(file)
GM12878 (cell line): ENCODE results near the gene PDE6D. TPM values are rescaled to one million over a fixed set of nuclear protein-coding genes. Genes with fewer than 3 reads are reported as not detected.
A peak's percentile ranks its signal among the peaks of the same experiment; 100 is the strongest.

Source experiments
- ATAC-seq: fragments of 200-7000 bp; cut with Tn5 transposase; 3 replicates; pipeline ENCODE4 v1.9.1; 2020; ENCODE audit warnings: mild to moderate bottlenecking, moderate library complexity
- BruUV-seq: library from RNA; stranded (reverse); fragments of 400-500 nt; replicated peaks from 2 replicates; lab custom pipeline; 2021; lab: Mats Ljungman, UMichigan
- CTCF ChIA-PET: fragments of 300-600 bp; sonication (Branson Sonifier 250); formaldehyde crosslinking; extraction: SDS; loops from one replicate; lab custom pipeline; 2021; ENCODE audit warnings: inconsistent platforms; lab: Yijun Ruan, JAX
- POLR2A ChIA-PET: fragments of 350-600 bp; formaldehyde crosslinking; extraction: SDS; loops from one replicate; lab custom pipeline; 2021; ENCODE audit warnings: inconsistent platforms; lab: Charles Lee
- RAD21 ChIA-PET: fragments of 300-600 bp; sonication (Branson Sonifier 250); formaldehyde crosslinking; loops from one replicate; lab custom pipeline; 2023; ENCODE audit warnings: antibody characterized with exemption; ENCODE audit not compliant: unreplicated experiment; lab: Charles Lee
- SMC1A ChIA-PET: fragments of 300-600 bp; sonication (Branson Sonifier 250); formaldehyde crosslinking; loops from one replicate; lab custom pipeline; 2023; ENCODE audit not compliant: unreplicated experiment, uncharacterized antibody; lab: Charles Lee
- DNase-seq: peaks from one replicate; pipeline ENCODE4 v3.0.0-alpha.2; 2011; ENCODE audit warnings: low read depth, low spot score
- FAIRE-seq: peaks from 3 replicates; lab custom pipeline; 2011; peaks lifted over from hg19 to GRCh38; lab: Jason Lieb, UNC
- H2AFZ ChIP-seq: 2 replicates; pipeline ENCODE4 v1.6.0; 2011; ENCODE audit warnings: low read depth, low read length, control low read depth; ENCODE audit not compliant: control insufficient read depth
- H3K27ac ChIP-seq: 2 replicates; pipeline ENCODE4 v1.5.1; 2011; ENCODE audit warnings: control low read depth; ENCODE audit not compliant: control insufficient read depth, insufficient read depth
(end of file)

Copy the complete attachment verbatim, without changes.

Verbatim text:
GM12878 (cell line): ENCODE results near the gene PDE6D. TPM values are rescaled to one million over a fixed set of nuclear protein-coding genes. Genes with fewer than 3 reads are reported as not detected.
A peak's percentile ranks its signal among the peaks of the same experiment; 100 is the strongest.

Source experiments
- ATAC-seq: fragments of 200-7000 bp; cut with Tn5 transposase; 3 replicates; pipeline ENCODE4 v1.9.1; 2020; ENCODE audit warnings: mild to moderate bottlenecking, moderate library complexity
- BruUV-seq: library from RNA; stranded (reverse); fragments of 400-500 nt; replicated peaks from 2 replicates; lab custom pipeline; 2021; lab: Mats Ljungman, UMichigan
- CTCF ChIA-PET: fragments of 300-600 bp; sonication (Branson Sonifier 250); formaldehyde crosslinking; extraction: SDS; loops from one replicate; lab custom pipeline; 2021; ENCODE audit warnings: inconsistent platforms; lab: Yijun Ruan, JAX
- POLR2A ChIA-PET: fragments of 350-600 bp; formaldehyde crosslinking; extraction: SDS; loops from one replicate; lab custom pipeline; 2021; ENCODE audit warnings: inconsistent platforms; lab: Charles Lee
- RAD21 ChIA-PET: fragments of 300-600 bp; sonication (Branson Sonifier 250); formaldehyde crosslinking; loops from one replicate; lab custom pipeline; 2023; ENCODE audit warnings: antibody characterized with exemption; ENCODE audit not compliant: unreplicated experiment; lab: Charles Lee
- SMC1A ChIA-PET: fragments of 300-600 bp; sonication (Branson Sonifier 250); formaldehyde crosslinking; loops from one replicate; lab custom pipeline; 2023; ENCODE audit not compliant: unreplicated experiment, uncharacterized antibody; lab: Charles Lee
- DNase-seq: peaks from one replicate; pipeline ENCODE4 v3.0.0-alpha.2; 2011; ENCODE audit warnings: low read depth, low spot score
- FAIRE-seq: peaks from 3 replicates; lab custom pipeline; 2011; peaks lifted over from hg19 to GRCh38; lab: Jason Lieb, UNC
- H2AFZ ChIP-seq: 2 replicates; pipeline ENCODE4 v1.6.0; 2011; ENCODE audit warnings: low read depth, low read length, control low read depth; ENCODE audit not compliant: control insufficient read depth
- H3K27ac ChIP-seq: 2 replicates; pipeline ENCODE4 v1.5.1; 2011; ENCODE audit warnings: control low read depth; ENCODE audit not compliant: control insufficient read depth, insufficient read depth